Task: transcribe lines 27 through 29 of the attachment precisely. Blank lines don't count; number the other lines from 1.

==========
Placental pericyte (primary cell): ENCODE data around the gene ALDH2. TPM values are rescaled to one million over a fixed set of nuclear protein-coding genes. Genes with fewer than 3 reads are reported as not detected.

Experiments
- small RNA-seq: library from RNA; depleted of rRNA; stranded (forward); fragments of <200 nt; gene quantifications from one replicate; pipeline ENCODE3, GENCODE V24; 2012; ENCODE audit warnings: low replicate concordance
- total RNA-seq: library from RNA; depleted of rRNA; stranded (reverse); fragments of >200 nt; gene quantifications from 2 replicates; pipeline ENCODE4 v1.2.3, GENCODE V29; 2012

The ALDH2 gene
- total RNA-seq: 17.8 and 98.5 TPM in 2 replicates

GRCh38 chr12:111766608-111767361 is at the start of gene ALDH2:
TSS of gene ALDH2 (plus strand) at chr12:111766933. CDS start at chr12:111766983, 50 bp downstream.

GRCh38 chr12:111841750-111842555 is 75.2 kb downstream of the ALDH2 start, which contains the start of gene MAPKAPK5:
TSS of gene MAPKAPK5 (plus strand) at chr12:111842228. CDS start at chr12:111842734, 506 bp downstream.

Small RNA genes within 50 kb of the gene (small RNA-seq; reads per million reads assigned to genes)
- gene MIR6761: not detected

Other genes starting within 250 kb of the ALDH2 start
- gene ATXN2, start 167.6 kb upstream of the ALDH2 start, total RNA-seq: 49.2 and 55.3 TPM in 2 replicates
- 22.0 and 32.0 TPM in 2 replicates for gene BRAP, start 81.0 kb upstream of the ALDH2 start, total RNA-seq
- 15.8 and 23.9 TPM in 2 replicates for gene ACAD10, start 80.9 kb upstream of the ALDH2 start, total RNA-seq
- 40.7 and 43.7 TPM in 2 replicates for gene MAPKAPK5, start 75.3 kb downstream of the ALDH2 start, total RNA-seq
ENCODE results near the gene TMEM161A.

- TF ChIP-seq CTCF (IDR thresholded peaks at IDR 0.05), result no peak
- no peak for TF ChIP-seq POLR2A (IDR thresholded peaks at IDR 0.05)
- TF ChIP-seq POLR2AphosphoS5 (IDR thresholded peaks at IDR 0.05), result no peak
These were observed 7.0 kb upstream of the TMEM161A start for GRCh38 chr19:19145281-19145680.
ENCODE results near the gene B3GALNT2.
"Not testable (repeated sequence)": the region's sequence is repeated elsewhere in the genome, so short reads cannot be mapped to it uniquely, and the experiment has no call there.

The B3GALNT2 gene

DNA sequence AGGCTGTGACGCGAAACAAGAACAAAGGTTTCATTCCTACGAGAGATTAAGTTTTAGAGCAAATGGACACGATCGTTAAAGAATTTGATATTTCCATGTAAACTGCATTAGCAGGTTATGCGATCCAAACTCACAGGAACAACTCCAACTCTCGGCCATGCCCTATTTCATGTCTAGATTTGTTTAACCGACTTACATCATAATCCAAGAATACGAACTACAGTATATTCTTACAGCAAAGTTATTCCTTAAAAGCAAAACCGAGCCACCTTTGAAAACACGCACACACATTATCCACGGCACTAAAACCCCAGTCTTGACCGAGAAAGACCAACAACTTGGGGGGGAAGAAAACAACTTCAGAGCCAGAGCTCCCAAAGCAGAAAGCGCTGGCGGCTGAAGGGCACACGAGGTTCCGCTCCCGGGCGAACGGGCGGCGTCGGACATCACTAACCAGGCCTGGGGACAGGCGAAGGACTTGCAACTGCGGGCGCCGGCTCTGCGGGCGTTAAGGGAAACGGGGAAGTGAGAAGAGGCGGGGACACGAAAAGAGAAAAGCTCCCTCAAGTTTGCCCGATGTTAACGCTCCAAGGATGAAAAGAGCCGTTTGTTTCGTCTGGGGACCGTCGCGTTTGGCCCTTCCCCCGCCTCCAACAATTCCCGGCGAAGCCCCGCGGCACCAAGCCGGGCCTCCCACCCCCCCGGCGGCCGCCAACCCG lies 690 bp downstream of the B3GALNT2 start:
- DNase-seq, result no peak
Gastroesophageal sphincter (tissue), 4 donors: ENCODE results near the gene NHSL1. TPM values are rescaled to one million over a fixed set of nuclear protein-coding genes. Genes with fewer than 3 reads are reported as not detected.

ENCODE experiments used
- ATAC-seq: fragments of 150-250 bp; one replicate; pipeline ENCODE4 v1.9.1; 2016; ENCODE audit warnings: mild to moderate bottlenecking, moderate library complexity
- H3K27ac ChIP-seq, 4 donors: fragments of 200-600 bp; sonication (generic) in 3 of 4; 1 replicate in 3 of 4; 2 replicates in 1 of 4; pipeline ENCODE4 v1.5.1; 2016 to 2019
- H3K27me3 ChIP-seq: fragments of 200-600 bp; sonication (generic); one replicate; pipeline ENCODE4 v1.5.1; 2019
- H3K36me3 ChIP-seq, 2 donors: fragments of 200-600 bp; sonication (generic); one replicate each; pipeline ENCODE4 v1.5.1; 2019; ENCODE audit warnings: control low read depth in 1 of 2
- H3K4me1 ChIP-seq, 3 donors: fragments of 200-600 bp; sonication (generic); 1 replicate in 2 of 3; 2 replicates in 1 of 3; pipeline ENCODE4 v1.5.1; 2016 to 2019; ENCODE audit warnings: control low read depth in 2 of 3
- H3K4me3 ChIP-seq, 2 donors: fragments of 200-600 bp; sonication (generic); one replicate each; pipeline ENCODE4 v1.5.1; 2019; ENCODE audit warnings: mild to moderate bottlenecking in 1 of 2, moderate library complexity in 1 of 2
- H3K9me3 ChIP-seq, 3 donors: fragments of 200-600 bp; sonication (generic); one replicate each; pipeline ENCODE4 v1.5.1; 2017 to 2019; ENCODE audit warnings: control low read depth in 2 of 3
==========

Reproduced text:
- DNase-seq, result no peak
Gastroesophageal sphincter (tissue), 4 donors: ENCODE results near the gene NHSL1. TPM values are rescaled to one million over a fixed set of nuclear protein-coding genes. Genes with fewer than 3 reads are reported as not detected.

ENCODE experiments used